Making the grade: Districts pleased with state assessment scores in a transition year
Published 6:14 pm Saturday, October 14, 2017
The release of the 2016-2017 student assessment scores looks different from previous releases, as No Child Left Behind is being left in the dust.
Following the passage of the Every Student Succeeds Act in 2015 and Senate Bill 1 in early 2017, this is a transition year for assessment testing, according to the Kentucky Department of Education.
Because of these changes, some of the data from previous years is not comparable to the data from the 2016-2017. KDE is not releasing overall school, district or state scores, or rankings of needs improvement, distinguished and proficient, as in the past.
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“This year, rather than focus on accountability, shareholders are encouraged to evaluate the data, dig deep and ask tough questions about levels of achievement and whether achievement gaps are closing. Both areas will figure prominently in the new accountability system,” said information from the Kentucky Department of Education to media agencies.
For more information about the testing changes and information about specific districts, visit http://applications.education.ky.gov/SRC/
Boyle County Schools
It’s a year of celebration in the Boyle County Schools.
“It was another great year,” said Superintendent Mike LaFavers. “All five schools did great.”
The district’s “raw score” went up, LaFavers said, and the district was, again, in the top 10.
The Boyle County High School had its highest average ACT score of 22.4, over the state average of 19.8, and over 80 percent of the high school students score distinguished or proficient in writing, compared to 58.5 percent of high school students statewide.
The Boyle County Middle School saw the district’s biggest gains; Perryville Elementary School held onto a distinguished level, leading the district; and the other elementary schools saw increases, LaFavers said.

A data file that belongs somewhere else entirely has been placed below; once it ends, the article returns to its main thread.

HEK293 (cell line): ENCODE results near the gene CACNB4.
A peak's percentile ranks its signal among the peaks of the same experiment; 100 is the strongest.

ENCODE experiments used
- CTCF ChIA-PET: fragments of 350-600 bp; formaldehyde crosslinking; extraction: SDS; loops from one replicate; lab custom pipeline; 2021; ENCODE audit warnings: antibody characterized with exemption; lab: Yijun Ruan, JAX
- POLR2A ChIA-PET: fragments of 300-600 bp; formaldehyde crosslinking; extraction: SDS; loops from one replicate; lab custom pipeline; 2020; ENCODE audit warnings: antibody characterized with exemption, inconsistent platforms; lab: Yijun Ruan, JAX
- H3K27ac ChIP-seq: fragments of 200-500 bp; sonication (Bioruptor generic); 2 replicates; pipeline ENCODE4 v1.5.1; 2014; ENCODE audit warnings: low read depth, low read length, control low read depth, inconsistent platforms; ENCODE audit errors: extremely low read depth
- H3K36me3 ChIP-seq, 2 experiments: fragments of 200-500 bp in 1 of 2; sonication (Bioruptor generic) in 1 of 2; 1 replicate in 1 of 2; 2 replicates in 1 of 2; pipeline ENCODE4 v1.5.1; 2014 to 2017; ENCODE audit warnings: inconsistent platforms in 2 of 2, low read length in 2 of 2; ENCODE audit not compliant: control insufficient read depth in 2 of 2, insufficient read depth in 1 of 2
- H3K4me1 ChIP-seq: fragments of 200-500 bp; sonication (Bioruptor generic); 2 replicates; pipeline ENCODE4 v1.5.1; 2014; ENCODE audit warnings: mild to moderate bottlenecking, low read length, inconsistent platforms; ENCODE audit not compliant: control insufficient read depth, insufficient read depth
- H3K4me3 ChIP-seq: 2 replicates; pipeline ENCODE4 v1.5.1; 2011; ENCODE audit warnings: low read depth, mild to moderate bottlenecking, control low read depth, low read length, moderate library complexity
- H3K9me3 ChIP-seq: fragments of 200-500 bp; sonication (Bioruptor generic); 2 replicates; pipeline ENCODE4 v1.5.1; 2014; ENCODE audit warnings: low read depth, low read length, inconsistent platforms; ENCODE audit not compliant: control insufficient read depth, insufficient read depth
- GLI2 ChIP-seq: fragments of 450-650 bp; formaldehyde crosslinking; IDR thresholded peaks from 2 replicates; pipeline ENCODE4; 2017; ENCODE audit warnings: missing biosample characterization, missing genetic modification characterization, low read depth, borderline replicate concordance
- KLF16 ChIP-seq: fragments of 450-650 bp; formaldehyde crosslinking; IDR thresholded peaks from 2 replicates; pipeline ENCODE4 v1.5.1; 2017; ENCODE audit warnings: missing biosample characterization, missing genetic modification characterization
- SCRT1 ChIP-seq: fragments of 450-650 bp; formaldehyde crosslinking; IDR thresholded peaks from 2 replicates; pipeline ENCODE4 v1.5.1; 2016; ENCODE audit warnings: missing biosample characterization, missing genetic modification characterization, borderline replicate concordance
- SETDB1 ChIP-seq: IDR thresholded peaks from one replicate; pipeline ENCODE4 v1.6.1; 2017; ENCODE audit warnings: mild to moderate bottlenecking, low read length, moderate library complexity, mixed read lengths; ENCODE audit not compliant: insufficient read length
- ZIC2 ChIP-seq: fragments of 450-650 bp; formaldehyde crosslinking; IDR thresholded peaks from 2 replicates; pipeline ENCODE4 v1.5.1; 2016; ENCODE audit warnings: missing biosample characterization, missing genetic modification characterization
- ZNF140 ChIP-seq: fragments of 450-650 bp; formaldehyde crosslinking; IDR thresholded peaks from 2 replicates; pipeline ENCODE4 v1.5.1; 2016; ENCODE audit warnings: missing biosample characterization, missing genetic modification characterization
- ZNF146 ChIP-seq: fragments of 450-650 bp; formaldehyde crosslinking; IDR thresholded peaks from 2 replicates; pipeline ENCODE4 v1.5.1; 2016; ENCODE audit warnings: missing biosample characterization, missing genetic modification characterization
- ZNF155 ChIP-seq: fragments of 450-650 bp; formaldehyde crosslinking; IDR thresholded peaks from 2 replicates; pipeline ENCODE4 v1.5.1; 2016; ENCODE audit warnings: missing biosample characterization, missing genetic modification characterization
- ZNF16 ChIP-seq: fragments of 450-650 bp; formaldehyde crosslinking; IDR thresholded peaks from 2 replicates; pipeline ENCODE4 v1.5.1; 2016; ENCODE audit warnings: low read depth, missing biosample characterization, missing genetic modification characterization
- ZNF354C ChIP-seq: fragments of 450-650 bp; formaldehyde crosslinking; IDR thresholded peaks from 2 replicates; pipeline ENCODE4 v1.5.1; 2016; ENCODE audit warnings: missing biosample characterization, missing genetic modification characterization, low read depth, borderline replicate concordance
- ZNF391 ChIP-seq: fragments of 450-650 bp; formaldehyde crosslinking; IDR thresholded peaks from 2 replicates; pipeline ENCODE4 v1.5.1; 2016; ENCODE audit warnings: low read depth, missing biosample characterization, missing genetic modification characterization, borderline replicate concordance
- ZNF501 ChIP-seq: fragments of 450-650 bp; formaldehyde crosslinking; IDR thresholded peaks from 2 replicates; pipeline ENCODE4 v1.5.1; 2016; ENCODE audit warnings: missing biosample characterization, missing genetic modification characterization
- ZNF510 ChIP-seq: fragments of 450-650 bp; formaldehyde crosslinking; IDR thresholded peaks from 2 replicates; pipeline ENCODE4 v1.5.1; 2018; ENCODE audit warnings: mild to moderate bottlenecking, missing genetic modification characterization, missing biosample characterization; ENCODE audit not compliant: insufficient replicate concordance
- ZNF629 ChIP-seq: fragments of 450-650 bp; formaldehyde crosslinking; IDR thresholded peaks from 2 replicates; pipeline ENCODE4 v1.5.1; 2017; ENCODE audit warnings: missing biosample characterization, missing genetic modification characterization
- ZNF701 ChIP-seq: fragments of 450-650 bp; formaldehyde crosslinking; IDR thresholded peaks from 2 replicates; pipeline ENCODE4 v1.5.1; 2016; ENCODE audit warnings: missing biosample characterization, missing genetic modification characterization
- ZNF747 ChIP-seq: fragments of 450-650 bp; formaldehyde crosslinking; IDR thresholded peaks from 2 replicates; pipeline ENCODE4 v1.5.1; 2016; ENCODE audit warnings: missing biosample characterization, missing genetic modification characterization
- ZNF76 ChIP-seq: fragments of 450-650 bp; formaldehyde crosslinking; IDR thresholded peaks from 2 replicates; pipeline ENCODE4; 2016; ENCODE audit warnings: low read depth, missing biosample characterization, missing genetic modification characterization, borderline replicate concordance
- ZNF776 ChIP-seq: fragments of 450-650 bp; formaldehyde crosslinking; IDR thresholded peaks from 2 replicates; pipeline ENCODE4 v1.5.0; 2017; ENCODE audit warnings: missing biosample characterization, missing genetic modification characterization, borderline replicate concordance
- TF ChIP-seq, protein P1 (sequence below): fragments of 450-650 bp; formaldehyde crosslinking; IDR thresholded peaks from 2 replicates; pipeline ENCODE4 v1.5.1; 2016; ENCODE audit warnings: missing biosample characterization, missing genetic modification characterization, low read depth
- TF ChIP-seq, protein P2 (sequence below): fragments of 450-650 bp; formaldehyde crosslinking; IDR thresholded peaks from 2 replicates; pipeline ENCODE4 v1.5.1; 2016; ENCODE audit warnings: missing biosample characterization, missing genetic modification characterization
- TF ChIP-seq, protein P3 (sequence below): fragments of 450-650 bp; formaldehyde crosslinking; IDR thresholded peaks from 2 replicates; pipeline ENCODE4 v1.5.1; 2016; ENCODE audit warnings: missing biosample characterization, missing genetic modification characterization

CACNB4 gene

“All of our schools have performed really well,” he said.
In a press release from the district, LaFavers said, “Educating children is a share responsibility and the entire Boyle County community has built this impressive culture of achievement within our schools.
“Our students, parents, teachers, staff, administrators and community strive for excellence every day. It’s just fantastic to see us all working together to support our schools and build a bright future for our kids.”
Danville Independent Schools
The Danville Independent Schools are celebrating this year for several reasons.
“Danville came shining through in really positive ways,” said Superintendent Keith Look.
One positive way is Danville High School moved up 121 spots from a ranking of 211 in 2016, to a ranking of 90 in 2017.
“It’s more than significant to have a school move from needs improvement to distinguished in a year,” said Look.
This year, the state didn’t provide labels, such as distinguished, he said, but he is basing that off last’s years numbers.
The John W. Bate Middle School will shed it’s “focused school” label; there were “significant” district gains in special education numbers; elementary schools made “leaps” in math and reading growth goals and Toliver, again, reached a proficient ranking, to name a few others.
“We’re very proud,” Look said.
The continuing growth at Toliver is significant, Look said, because it shows the staff has bonded together to work for the students, in spite of all the changes they’ve gone through during the year. Students at Toliver have experienced some moves in preparation for the upcoming school consolidation and reconstruction.